[A NEW WAY TO TREAT ALLERGIC ASTHMA: ANTI-IGE THERAPY]
NOVEMBER 19, 2006
Lege Artis Medicinae - 2006;16(11)
NOVEMBER 19, 2006
Lege Artis Medicinae - 2006;16(11)
[Immunoglobulin E (IgE) plays a central role in the pathogenesis of the inflammation of the bronchial mucosa and airway hyperreactivity, which in turn produces the symptoms of allergic bronchial asthma. Omalizumab, the recently developed anti-IgE monoclonal antibody binds to the Cε3 region of the IgE molecule and thus prevents binding of the IgE to the surface of FCεRI receptor bearing cells (mast cells, basophils and antigen presenting dendritic cells). In the absence of cell-bound IgE, these cells are not activated and thus do not release inflammatory mediators and proinflammatory cytokines upon allergen exposition. Treatment with omalizumab significantly decreases the number of bronchial mucosal eosinophils and FCεRI positive cells, and the FCεRI receptor expression of the latter. Double blind controlled clinical studies have demonstrated that omalizumab treatment reduces the number of exacerbations and emergency room visits, the β2-agonist requirement and the dose of inhaled steroids, improves exspiratory airflow limitation, asthmatic symptoms and asthma-related quality of life in patients with moderate to severe allergic asthma. Low baseline FEV1, the use of high dose inhaled corticosteroids and a history of emergency asthma treatment in the past year are significant predictors of a better response to omalizumab. Omalizumab is tolerated well by patients. With the exception of local skin reactions, no significant difference in adverse events between patients taking omalizumab and control groups have been reported. According to the GINA (Global Initiative for Asthma) stepwise therapy protocol of asthma, omalizumab is indicated for severe asthmatics whose symptoms can not be controlled by inhaled corticosteroids and long-acting β2 agonists.]
Lege Artis Medicinae
[While severe asthma associated with high morbidity affects a relatively small proportion of all patients with asthma, it requires special attention and innovative treatment approaches. Although asthma is by definition characterized by reversible airflow obstruction, the obstruction becomes fixed to some extent and refractory to corticosteroids with the progression of the disease. The underlying change in this phenotype is airway wall remodelling. In allergic asthmatic patients who remain symptomatic despite highdose inhaled corticosteroid therapy, blockade of IgE with omalizumab confers appreciable clinical benefit. Chronic severe asthma is also accompanied by a marked increase in TNFproduction that might contribute to corticosteroid resistance. In accordance with this, TNF blockade with entanercept has been shown to improve asthma controll and at the same time to reduce bronchial hyperresponsiveness. Identification of new susceptibility genes, such as ADAM33, will provide further targets for therapy, which in turn can result in the development of treatment tools that modify the natural course of asthma and reverse the changes associated with airway remodelling, rather than simply suppress inflammation and dilate the airways.]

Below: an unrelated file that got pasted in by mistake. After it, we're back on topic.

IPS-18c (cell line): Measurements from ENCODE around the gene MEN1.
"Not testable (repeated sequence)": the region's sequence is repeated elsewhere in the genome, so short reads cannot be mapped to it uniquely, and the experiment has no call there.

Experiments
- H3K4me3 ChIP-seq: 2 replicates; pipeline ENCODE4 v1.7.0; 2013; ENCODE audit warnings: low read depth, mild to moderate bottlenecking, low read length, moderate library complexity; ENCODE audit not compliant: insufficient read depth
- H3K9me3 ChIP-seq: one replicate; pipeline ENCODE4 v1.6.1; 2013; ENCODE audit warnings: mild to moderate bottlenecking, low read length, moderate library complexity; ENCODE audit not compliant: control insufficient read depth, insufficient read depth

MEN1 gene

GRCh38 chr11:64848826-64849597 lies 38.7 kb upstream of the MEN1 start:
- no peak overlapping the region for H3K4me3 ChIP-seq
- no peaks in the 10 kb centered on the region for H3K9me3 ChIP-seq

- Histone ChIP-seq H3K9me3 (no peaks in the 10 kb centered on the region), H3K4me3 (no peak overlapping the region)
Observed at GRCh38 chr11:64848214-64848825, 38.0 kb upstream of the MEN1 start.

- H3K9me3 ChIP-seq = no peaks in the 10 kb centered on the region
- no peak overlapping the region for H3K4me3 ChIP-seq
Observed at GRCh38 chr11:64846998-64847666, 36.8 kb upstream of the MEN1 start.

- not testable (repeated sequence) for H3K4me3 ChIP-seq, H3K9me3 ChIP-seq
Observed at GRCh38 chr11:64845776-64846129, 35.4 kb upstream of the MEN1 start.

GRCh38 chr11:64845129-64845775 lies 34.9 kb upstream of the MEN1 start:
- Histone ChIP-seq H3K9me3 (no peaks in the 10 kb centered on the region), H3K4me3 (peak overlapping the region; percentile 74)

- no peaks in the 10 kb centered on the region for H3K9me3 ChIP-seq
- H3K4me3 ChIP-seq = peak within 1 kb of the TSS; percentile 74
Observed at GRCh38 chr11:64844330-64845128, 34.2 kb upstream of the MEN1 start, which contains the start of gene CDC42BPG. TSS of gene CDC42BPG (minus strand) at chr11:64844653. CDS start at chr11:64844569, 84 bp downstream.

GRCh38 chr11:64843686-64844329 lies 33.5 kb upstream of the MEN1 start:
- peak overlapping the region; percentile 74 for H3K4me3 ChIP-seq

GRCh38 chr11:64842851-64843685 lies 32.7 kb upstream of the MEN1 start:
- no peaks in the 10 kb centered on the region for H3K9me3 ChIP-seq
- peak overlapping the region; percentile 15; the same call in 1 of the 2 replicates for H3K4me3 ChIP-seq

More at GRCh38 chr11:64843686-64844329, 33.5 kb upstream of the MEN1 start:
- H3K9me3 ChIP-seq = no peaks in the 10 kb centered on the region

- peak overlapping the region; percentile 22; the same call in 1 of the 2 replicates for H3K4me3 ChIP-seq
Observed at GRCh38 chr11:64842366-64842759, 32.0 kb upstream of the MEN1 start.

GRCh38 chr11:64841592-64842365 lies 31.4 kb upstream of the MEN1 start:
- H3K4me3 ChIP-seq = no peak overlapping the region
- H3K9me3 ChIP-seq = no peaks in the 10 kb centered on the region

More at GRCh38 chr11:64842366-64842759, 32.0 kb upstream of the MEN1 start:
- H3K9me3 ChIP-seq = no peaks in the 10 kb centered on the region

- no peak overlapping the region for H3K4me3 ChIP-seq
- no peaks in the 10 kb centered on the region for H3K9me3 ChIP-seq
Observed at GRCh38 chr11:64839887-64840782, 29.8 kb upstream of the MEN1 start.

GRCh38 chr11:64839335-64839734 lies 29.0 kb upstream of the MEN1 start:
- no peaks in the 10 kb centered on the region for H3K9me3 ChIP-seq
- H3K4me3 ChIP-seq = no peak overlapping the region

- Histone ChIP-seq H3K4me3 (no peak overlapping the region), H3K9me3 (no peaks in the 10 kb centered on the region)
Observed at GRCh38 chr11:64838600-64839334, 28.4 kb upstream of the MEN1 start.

Interest in the hippocampal formation and its role in navigation and memory arose in the second part of the 20th century, at least in part due to the curious case of Henry G. Molaison, who underwent brain surgery for intractable epilepsy. The temporal association observed between the removal of his entorhinal cortex along with a significant part of hippocampus and the developing severe memory deficit inspired scientists to focus on these regions. The subsequent discovery of the so-called place cells in the hippocampus launched the description of many other functional cell types and neuronal networks throughout the Papez-circuit that has a key role in memory processes and spatial information coding (speed, head direction, border, grid, object-vector etc). Each of these cell types has its own unique characteristics, and together they form the so-called “Brain GPS”. The aim of this short survey is to highlight for practicing neurologists the types of cells and neuronal networks that represent the anatomical substrates and physiological correlates of pathological entities affecting the limbic system, especially in the temporal lobe. For that purpose, we survey early discoveries along with the most relevant neuroscience observations from the recent literature. By this brief survey, we highlight main cell types in the hippocampal formation, and describe their roles in spatial navigation and memory processes. In recent decades, an array of new and functionally unique neuron types has been recognized in the hippocampal formation, but likely more remain to be discovered. For a better understanding of the heterogeneous presentations of neurological disorders affecting this anatomical region, insights into the constantly evolving neuroscience behind may be helpful. The public health consequences of diseases that affect memory and spatial navigation are high, and grow as the population ages, prompting scientist to focus on further exploring this brain region.